High school student Chhoeut Chanthy had never before seen a robot, let alone built one that operated on code she had written.
But that all changed a few months ago when Ms Chanthy and five classmates in Siem Reap province became the first Cambodian team to enter the First Global challenge, a robotics competition based in the US.
The team outdid even their own expectations, beating regional rival Japan and finishing in 22nd place out of 158 countries that took part in the competition last month.
Each team is first sent a robotics kit by First Global, which they must then use to build a robot that can perform a specific task, without adding any outside equipment.
“This is first time for us that we got the kit from First Global, but the winners from other countries, they’ve done this before and understand about it well,” said Ms Chanthy. “We had to start from square one.”
The Cambodian team’s robot was able to lift off the ground and sort different coloured balls into separate disposal containers.
The competition aimed at improving students’ STEM (science, technology, engineering and mathematics) skills, a curriculum being promoted by the Ministry of Education.
Ms Chanthy said her team spent months studying how to write code prior to the robot page being delivered.
The team then spent four days per week, three hours each day, building different versions of the robot until they were satisfied.
“Our team shared ideas with each other to design and build the robot, and sometimes our teachers gave us key points when we had problems or got stuck in the process of building the robot,” Ms Chanthy said.
Ms Chanthy said her team faced many setbacks during the build, especially because none of the members had attempted such a task before. Multiple rebuilds and rewriting of code were needed, she said.
“I am proud for myself and my team,” said Ms Chanthy. “All six of us plan to build a new robot in the future.”
Ms Chanthy added that the experience had motivated her to pursue engineering in her post-secondary studies.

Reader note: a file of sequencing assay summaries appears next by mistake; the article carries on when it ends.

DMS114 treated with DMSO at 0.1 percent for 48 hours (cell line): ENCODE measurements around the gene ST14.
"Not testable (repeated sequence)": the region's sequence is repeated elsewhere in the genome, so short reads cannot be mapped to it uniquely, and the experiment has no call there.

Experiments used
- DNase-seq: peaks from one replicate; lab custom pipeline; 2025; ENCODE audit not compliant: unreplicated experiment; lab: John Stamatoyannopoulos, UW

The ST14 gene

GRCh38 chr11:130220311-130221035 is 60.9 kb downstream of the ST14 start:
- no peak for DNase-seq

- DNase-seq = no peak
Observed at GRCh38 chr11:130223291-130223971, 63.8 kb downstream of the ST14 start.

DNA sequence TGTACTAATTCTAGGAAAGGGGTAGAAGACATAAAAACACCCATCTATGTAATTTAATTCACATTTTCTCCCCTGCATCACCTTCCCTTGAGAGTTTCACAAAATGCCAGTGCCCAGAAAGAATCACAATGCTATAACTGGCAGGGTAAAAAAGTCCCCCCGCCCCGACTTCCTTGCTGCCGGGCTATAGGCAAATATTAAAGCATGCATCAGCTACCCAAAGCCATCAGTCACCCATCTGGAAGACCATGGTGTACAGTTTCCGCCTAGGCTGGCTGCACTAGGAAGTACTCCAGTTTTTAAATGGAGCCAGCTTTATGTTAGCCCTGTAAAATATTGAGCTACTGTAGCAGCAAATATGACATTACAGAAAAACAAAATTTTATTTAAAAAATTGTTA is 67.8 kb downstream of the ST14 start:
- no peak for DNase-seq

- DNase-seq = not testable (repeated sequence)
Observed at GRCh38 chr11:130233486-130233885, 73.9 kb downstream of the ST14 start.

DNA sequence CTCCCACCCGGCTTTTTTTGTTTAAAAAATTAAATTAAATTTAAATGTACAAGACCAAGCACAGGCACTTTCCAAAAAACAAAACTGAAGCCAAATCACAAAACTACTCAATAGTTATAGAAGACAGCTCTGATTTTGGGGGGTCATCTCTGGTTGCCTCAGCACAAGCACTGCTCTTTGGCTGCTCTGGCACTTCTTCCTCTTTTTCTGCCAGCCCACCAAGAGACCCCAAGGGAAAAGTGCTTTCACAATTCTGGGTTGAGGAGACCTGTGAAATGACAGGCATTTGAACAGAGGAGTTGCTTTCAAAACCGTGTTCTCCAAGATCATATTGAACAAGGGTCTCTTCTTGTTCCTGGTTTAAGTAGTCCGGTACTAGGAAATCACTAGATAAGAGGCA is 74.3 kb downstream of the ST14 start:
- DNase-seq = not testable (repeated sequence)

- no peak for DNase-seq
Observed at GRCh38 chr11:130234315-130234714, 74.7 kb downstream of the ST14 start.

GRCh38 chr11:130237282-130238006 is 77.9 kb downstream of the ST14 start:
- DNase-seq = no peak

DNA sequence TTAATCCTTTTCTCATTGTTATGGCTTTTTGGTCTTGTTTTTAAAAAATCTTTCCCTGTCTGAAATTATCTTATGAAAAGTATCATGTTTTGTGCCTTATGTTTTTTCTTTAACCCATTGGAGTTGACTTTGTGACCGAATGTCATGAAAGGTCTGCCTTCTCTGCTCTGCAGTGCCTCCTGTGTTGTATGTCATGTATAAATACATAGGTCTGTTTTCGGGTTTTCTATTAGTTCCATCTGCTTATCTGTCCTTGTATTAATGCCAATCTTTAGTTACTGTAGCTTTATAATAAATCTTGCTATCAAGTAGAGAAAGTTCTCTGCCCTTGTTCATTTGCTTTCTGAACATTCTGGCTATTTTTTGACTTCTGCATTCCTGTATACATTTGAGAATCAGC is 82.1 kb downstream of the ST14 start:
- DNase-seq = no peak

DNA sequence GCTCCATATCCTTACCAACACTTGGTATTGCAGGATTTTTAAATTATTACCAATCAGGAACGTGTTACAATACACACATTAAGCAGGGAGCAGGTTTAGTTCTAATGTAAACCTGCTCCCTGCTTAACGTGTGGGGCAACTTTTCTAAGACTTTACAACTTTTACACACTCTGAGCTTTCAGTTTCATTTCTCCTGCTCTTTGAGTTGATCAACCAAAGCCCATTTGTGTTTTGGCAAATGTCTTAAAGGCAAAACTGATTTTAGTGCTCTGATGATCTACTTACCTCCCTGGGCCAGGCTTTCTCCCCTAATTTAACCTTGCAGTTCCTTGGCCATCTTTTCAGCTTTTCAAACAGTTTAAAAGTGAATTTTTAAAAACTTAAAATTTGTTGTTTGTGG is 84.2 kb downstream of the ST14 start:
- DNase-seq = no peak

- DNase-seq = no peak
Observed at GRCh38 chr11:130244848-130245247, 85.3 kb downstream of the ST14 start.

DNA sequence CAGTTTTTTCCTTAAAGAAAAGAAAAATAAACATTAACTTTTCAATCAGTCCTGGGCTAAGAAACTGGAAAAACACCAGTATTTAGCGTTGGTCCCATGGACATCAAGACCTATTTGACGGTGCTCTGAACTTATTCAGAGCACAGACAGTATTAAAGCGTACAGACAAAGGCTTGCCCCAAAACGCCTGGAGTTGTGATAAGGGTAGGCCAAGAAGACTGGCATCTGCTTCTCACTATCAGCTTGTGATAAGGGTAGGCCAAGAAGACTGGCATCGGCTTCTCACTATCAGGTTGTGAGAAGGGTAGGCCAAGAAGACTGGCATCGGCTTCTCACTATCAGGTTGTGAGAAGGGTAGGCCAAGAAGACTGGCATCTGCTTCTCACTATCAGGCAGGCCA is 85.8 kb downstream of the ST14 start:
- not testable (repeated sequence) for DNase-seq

She also wants to see more robotics classes introduced into high schools, and a local competition to be created.
Kim Vanthen, the team’s teacher and coach, said that the robotics class at his school opened earlier this year and his team had a limited time frame to successfully enter the competition.
“It was a bit difficult because for everything, we started at point zero,” he said. “They did not have experience writing code, or in engineering and electronics, but we did our best and are proud of the result.”
Mr Vanthen added that robotics is an important class to be included in Cambodian high schools because it will help train future generations of engineers and technicians, which the country needs.
“The organisers of the competition told us nothing about the robot parts or writing code for it, so we did a lot of research to make this possible,” he said.
Mr Vanthen said he also wants to see more STEM programs in public schools to enhance the capacity of students.
Minister of Education Hang Chuon Naron has also called for broad-based support of STEM programs.
Mr Chuon Naron said that education reforms are aimed in part at ensuring that all Cambodians get the opportunity to enhance their STEM skills.
Last year, the ministry launched its “New Generation School” project at Sisowath High School in Phnom Penh to promote STEM subjects among high school students.